A WESTERN Sydney man has been charged for allegedly attempting to import a variety of illicit drugs, including a synthetic opioid, via air cargo.
The drugs, which were allegedly sold on the dark web, were concealed in a variety of items, including cookware, toy cars and a blackjack set.
The first consignment contained 133 tablets of MDMA, 100 tablets of oxycodone, and 97 tablets of an analogue of nitazene, a synthetic opioid that police say can be more potent than fentanyl.
The second and third consignments contained a total of 60 grams of MDMA, 25 grams of ketamine, 15 grams of meth and 14 grams of heroin.
The ABF alerted the AFP, and on 19 May the AFP raided a Greenfield Park address where the packages were allegedly sent.
The AFP seized items, including kitchen scales and spoons with white residue, zip lock bags, and a fake ID card.
Police allege the intended recipient of the drugs was a Greenfield Park resident, 23.
The AFP will allege he engaged in regular encrypted communications with two other people based in the UK, to import border-controlled drugs and traffic them in Australia.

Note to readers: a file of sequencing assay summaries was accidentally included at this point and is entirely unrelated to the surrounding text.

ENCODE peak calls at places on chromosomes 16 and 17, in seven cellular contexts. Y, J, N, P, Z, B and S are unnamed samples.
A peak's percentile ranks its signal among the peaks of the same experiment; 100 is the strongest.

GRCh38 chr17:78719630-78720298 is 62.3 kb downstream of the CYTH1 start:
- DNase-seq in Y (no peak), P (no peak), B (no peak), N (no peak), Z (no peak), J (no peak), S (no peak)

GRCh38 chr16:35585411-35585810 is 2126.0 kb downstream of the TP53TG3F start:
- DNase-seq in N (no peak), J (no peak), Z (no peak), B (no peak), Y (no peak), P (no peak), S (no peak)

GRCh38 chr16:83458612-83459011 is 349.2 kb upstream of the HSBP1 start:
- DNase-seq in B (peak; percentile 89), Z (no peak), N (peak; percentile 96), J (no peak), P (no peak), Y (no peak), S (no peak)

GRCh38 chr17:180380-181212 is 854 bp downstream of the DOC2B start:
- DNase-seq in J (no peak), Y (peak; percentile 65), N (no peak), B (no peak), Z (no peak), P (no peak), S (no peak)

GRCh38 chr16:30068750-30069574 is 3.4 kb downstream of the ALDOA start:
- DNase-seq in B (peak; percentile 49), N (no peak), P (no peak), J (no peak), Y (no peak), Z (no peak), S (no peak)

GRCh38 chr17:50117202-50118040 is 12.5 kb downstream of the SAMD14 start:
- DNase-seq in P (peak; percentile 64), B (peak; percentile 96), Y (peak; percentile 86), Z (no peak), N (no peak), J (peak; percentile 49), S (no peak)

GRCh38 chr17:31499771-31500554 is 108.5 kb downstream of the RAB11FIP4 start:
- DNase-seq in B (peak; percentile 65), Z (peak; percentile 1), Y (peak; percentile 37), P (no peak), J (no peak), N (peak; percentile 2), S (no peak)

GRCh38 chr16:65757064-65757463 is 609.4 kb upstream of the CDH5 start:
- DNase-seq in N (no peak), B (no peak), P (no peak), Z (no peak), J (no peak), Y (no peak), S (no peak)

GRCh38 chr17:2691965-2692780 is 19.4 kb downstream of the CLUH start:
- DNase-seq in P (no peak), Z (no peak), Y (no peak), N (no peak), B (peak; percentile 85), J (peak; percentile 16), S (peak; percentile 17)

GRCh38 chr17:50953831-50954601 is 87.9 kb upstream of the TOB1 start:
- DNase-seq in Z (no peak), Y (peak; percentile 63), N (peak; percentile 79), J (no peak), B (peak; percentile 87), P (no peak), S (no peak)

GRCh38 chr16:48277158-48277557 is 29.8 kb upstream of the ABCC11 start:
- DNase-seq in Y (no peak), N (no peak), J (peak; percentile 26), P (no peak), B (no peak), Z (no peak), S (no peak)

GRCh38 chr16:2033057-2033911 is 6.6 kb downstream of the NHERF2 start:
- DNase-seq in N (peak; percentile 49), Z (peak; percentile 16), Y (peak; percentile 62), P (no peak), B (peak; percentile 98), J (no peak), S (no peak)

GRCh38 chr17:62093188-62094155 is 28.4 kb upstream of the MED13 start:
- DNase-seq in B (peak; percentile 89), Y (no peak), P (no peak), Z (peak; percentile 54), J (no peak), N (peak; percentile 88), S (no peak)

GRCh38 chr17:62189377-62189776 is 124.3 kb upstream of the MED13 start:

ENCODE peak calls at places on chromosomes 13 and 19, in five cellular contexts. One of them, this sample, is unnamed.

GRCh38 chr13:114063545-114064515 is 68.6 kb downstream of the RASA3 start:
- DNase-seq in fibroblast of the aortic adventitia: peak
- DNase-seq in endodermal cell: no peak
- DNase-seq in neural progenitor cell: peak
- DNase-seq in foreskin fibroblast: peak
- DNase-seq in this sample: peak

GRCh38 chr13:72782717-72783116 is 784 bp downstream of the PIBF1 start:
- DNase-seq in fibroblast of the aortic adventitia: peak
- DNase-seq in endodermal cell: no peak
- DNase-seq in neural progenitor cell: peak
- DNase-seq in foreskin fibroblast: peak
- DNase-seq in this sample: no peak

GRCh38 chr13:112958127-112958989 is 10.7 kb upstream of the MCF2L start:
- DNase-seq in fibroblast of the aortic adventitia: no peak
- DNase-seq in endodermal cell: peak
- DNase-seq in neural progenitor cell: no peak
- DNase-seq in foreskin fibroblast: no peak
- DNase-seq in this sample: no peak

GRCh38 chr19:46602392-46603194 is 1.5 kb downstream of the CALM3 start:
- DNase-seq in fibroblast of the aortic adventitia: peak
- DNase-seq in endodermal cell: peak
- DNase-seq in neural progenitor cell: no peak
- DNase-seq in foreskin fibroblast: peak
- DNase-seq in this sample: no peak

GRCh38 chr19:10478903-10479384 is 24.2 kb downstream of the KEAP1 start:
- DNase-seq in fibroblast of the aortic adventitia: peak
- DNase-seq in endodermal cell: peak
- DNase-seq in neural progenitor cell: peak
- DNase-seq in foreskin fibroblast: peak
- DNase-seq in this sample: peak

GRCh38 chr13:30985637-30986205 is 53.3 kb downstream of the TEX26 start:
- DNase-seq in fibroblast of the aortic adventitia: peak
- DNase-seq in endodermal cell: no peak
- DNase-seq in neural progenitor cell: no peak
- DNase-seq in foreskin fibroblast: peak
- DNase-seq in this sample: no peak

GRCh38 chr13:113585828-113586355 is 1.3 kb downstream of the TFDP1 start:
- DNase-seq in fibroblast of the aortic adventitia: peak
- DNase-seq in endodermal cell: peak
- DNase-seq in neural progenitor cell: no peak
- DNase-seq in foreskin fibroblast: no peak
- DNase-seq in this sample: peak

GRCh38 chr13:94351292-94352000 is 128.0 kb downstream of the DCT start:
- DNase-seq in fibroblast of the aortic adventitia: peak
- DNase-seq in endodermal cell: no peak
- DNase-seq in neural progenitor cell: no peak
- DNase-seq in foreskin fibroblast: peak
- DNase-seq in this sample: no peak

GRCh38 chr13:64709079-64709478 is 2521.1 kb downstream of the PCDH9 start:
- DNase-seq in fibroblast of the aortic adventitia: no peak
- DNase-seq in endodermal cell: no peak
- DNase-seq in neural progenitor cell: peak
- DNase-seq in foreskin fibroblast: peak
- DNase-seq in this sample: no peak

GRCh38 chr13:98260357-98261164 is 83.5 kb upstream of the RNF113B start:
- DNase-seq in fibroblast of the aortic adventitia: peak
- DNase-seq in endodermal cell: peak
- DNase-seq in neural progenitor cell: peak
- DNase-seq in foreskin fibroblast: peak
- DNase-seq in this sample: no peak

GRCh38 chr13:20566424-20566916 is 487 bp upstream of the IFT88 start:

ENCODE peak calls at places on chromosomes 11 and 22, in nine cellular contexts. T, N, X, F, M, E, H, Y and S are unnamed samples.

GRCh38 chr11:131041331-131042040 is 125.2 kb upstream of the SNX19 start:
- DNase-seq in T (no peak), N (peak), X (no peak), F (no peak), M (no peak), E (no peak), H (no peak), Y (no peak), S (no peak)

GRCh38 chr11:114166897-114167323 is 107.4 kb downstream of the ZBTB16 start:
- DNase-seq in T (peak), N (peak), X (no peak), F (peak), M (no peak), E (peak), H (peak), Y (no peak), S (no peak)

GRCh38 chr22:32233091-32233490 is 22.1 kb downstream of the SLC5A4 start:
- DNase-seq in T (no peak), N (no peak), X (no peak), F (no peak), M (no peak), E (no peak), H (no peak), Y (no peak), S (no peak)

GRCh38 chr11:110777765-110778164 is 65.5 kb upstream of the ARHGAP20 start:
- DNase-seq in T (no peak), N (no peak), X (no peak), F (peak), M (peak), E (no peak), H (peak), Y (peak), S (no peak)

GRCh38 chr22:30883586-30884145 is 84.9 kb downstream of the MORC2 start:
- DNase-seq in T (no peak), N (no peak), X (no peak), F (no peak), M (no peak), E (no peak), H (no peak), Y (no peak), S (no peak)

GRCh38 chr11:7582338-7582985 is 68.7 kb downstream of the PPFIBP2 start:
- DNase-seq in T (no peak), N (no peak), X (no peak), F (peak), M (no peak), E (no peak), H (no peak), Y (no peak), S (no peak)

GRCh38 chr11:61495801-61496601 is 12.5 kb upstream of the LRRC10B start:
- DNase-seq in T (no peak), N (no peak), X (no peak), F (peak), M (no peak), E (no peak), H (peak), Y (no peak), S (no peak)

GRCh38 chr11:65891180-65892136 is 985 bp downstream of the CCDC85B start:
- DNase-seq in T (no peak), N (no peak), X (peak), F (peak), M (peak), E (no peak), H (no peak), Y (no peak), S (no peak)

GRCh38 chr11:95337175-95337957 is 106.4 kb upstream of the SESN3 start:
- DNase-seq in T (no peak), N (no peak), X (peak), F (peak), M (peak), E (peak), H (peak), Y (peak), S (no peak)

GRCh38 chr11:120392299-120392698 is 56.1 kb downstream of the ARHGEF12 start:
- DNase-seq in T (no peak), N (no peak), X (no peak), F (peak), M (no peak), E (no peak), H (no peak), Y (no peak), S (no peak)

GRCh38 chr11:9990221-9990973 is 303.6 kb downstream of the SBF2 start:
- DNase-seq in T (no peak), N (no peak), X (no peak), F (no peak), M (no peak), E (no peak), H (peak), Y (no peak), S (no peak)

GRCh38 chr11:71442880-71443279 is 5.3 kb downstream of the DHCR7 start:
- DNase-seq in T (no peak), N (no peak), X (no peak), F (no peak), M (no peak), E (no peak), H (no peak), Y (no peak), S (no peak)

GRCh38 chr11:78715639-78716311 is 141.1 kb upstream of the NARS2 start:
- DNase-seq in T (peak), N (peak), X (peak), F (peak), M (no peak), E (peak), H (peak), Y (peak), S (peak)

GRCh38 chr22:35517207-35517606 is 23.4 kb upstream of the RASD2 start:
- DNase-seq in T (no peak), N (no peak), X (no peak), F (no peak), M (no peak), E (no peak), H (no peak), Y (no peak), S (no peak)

The man first faced court on 20 May, charged with one count of attempting to import a marketable quantity of border controlled drugs. The maximum penalty for this offence is 25 years.
ABF Superintendent Asha Patwardhan said no suspicious parcel is immune from officer intuition, targeting and examination at our ports of entry.
“Officer training and intuition are key pillars in being able to detect illicit substances at our border, no matter how sophisticated the concealment method may be,” Supt Patwardhan said.
“Thanks to collaboration with our law enforcement partners, we have managed to remove a cocktail of drugs off our streets and prevent this criminal syndicate from further operating in our backyard.”
AFP Detective Superintendent Craig Bellis said People who use illicit drugs can never be certain what they are ingesting and opioids, even in small doses, can be fatal.
“That is why the AFP works closely with ABF and other partners to disrupt the illicit drug supply chain and protect the community,” Det-Supt Bellis said.